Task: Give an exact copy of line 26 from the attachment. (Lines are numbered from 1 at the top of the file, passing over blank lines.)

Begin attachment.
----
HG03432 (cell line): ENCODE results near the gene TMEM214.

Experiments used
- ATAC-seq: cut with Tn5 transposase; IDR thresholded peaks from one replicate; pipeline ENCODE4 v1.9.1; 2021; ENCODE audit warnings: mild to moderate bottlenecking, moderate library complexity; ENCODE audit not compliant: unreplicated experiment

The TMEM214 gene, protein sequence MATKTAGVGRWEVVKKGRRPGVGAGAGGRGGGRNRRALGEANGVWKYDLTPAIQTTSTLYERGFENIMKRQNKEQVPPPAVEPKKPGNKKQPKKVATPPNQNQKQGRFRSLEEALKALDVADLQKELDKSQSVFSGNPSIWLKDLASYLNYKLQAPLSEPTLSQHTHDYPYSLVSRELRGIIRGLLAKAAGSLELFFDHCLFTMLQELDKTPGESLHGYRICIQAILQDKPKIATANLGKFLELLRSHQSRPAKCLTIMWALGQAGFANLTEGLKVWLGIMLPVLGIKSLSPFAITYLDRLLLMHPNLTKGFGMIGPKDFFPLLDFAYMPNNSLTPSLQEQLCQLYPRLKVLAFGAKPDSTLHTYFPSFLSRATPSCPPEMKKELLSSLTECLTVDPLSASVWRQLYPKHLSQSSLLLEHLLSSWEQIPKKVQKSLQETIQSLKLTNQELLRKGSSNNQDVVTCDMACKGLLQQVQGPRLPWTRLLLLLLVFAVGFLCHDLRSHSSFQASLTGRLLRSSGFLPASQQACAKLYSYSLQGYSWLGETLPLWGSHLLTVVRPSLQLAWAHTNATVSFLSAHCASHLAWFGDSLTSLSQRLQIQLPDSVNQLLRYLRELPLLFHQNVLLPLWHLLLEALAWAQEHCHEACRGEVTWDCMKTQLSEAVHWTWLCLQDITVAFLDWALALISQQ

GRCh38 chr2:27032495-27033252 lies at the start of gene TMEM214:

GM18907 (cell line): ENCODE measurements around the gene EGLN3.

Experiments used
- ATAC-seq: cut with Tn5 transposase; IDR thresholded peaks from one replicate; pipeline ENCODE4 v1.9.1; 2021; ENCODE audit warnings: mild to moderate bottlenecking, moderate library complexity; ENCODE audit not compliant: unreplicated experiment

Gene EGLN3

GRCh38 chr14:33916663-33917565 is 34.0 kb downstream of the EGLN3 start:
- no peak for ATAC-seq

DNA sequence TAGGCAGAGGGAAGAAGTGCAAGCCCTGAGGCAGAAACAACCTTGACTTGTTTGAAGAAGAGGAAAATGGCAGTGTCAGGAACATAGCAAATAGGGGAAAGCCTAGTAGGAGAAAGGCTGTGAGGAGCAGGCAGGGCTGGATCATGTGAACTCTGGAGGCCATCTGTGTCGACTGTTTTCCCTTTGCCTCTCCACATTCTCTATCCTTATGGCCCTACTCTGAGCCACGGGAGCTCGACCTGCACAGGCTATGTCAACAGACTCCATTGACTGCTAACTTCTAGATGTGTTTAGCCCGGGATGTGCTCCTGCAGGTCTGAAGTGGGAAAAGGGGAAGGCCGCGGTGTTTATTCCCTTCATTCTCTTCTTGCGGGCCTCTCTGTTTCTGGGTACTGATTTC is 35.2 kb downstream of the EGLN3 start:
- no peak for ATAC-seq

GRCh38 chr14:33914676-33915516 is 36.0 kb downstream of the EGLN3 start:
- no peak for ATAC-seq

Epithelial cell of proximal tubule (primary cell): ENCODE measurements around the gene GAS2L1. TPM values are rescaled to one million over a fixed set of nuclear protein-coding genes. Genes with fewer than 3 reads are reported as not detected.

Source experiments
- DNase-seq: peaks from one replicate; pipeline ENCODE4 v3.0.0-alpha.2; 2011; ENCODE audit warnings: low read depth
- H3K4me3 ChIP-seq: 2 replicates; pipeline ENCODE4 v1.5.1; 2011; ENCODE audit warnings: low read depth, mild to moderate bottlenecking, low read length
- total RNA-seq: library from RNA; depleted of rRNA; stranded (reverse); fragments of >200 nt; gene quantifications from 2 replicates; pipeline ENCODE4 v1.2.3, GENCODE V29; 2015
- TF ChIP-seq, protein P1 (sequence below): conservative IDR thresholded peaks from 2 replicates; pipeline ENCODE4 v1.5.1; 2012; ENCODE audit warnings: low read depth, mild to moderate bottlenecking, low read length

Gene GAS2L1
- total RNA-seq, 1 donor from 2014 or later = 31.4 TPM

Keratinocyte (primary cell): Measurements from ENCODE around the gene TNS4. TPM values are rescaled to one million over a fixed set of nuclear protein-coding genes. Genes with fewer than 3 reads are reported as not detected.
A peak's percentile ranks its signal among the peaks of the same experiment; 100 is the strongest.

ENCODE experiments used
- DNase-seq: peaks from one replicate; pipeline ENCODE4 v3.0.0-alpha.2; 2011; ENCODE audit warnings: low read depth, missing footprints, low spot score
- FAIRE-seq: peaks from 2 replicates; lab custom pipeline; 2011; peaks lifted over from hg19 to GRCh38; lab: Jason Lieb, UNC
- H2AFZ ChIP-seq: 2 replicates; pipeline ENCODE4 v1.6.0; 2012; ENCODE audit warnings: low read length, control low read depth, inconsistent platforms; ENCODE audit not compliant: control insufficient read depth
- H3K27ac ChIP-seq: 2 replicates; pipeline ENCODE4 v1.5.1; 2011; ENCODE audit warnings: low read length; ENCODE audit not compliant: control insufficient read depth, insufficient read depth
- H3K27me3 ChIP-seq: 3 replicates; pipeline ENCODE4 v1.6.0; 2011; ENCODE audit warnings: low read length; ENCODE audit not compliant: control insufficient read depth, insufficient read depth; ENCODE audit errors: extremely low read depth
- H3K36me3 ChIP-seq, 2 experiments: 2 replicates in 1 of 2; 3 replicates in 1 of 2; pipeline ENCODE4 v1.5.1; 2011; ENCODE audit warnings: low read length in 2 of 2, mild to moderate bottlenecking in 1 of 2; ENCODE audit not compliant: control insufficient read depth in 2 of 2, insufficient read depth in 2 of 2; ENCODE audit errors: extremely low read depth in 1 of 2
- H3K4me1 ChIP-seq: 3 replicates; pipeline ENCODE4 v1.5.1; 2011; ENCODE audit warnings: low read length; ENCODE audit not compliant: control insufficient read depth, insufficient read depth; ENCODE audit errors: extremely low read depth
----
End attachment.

ENCODE experiments used